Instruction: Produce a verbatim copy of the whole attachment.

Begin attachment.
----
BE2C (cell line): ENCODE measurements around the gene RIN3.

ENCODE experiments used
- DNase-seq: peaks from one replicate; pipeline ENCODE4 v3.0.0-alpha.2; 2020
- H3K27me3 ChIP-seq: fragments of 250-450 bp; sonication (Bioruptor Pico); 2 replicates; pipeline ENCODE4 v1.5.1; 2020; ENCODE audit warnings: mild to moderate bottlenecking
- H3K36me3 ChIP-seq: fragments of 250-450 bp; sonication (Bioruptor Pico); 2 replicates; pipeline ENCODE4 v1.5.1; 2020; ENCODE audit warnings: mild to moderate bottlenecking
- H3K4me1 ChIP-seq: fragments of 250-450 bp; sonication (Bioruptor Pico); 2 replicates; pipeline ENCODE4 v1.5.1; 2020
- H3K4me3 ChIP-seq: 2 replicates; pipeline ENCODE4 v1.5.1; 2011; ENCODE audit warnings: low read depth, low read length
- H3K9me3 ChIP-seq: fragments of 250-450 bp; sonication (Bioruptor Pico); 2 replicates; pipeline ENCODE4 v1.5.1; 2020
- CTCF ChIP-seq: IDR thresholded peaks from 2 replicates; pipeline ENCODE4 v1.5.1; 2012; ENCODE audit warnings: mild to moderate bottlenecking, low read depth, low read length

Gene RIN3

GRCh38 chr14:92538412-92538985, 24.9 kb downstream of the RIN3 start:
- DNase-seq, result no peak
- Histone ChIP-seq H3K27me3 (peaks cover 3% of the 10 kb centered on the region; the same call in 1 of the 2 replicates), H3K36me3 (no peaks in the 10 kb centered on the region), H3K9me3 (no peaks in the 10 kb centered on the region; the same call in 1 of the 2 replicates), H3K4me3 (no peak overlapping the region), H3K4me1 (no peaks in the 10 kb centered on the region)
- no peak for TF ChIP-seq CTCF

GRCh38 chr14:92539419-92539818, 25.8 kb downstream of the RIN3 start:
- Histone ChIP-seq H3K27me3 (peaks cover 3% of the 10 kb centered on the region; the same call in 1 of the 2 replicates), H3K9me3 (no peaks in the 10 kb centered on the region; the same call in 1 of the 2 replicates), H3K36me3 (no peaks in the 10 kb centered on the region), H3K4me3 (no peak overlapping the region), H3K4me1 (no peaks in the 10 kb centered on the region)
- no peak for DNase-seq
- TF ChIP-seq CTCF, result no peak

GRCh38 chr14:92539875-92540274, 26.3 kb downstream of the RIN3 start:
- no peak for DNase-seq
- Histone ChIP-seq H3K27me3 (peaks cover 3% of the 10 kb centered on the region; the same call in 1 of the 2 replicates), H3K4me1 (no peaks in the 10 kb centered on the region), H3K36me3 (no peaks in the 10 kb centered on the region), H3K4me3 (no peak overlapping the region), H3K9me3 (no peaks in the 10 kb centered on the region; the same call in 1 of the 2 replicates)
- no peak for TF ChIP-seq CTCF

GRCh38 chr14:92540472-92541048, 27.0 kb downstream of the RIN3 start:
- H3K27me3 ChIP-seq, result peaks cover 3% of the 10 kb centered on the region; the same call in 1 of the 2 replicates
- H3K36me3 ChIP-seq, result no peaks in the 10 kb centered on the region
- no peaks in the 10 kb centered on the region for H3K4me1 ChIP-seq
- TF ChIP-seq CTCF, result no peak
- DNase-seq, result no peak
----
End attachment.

BE2C (cell line): ENCODE measurements around the gene RIN3.

ENCODE experiments used
- DNase-seq: peaks from one replicate; pipeline ENCODE4 v3.0.0-alpha.2; 2020
- H3K27me3 ChIP-seq: fragments of 250-450 bp; sonication (Bioruptor Pico); 2 replicates; pipeline ENCODE4 v1.5.1; 2020; ENCODE audit warnings: mild to moderate bottlenecking
- H3K36me3 ChIP-seq: fragments of 250-450 bp; sonication (Bioruptor Pico); 2 replicates; pipeline ENCODE4 v1.5.1; 2020; ENCODE audit warnings: mild to moderate bottlenecking
- H3K4me1 ChIP-seq: fragments of 250-450 bp; sonication (Bioruptor Pico); 2 replicates; pipeline ENCODE4 v1.5.1; 2020
- H3K4me3 ChIP-seq: 2 replicates; pipeline ENCODE4 v1.5.1; 2011; ENCODE audit warnings: low read depth, low read length
- H3K9me3 ChIP-seq: fragments of 250-450 bp; sonication (Bioruptor Pico); 2 replicates; pipeline ENCODE4 v1.5.1; 2020
- CTCF ChIP-seq: IDR thresholded peaks from 2 replicates; pipeline ENCODE4 v1.5.1; 2012; ENCODE audit warnings: mild to moderate bottlenecking, low read depth, low read length

Gene RIN3

GRCh38 chr14:92538412-92538985, 24.9 kb downstream of the RIN3 start:
- DNase-seq, result no peak
- Histone ChIP-seq H3K27me3 (peaks cover 3% of the 10 kb centered on the region; the same call in 1 of the 2 replicates), H3K36me3 (no peaks in the 10 kb centered on the region), H3K9me3 (no peaks in the 10 kb centered on the region; the same call in 1 of the 2 replicates), H3K4me3 (no peak overlapping the region), H3K4me1 (no peaks in the 10 kb centered on the region)
- no peak for TF ChIP-seq CTCF

GRCh38 chr14:92539419-92539818, 25.8 kb downstream of the RIN3 start:
- Histone ChIP-seq H3K27me3 (peaks cover 3% of the 10 kb centered on the region; the same call in 1 of the 2 replicates), H3K9me3 (no peaks in the 10 kb centered on the region; the same call in 1 of the 2 replicates), H3K36me3 (no peaks in the 10 kb centered on the region), H3K4me3 (no peak overlapping the region), H3K4me1 (no peaks in the 10 kb centered on the region)
- no peak for DNase-seq
- TF ChIP-seq CTCF, result no peak

GRCh38 chr14:92539875-92540274, 26.3 kb downstream of the RIN3 start:
- no peak for DNase-seq
- Histone ChIP-seq H3K27me3 (peaks cover 3% of the 10 kb centered on the region; the same call in 1 of the 2 replicates), H3K4me1 (no peaks in the 10 kb centered on the region), H3K36me3 (no peaks in the 10 kb centered on the region), H3K4me3 (no peak overlapping the region), H3K9me3 (no peaks in the 10 kb centered on the region; the same call in 1 of the 2 replicates)
- no peak for TF ChIP-seq CTCF

GRCh38 chr14:92540472-92541048, 27.0 kb downstream of the RIN3 start:
- H3K27me3 ChIP-seq, result peaks cover 3% of the 10 kb centered on the region; the same call in 1 of the 2 replicates
- H3K36me3 ChIP-seq, result no peaks in the 10 kb centered on the region
- no peaks in the 10 kb centered on the region for H3K4me1 ChIP-seq
- TF ChIP-seq CTCF, result no peak
- DNase-seq, result no peak